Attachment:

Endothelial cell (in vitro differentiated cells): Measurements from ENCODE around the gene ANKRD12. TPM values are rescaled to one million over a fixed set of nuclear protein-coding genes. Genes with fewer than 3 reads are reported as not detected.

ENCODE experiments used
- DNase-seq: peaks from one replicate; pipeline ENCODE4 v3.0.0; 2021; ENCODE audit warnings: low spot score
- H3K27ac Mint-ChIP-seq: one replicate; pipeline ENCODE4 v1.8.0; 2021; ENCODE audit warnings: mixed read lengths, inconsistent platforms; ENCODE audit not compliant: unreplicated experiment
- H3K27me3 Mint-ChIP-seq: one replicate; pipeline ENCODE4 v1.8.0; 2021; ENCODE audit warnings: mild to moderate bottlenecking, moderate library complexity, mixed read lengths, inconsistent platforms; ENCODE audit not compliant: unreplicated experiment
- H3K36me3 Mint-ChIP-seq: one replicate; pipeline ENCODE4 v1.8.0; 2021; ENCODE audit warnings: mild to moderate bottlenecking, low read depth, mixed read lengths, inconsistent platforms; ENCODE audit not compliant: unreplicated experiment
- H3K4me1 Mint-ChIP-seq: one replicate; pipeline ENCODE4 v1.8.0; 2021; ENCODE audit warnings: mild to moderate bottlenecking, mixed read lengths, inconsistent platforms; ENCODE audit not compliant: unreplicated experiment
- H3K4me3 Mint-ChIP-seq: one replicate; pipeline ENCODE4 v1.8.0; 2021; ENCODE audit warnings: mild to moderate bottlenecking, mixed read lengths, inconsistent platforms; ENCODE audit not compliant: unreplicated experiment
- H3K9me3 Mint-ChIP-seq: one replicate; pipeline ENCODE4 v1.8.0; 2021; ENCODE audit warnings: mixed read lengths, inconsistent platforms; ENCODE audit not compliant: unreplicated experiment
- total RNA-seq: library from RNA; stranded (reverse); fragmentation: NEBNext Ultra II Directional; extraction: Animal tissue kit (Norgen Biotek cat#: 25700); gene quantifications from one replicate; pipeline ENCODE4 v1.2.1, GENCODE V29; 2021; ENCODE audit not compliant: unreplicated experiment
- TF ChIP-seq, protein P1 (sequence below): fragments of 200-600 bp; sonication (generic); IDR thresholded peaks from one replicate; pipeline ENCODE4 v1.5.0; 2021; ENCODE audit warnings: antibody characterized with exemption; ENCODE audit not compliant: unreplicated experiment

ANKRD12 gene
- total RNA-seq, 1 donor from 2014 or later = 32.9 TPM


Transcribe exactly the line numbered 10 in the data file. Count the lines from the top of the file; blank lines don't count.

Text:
- total RNA-seq: library from RNA; stranded (reverse); fragmentation: NEBNext Ultra II Directional; extraction: Animal tissue kit (Norgen Biotek cat#: 25700); gene quantifications from one replicate; pipeline ENCODE4 v1.2.1, GENCODE V29; 2021; ENCODE audit not compliant: unreplicated experiment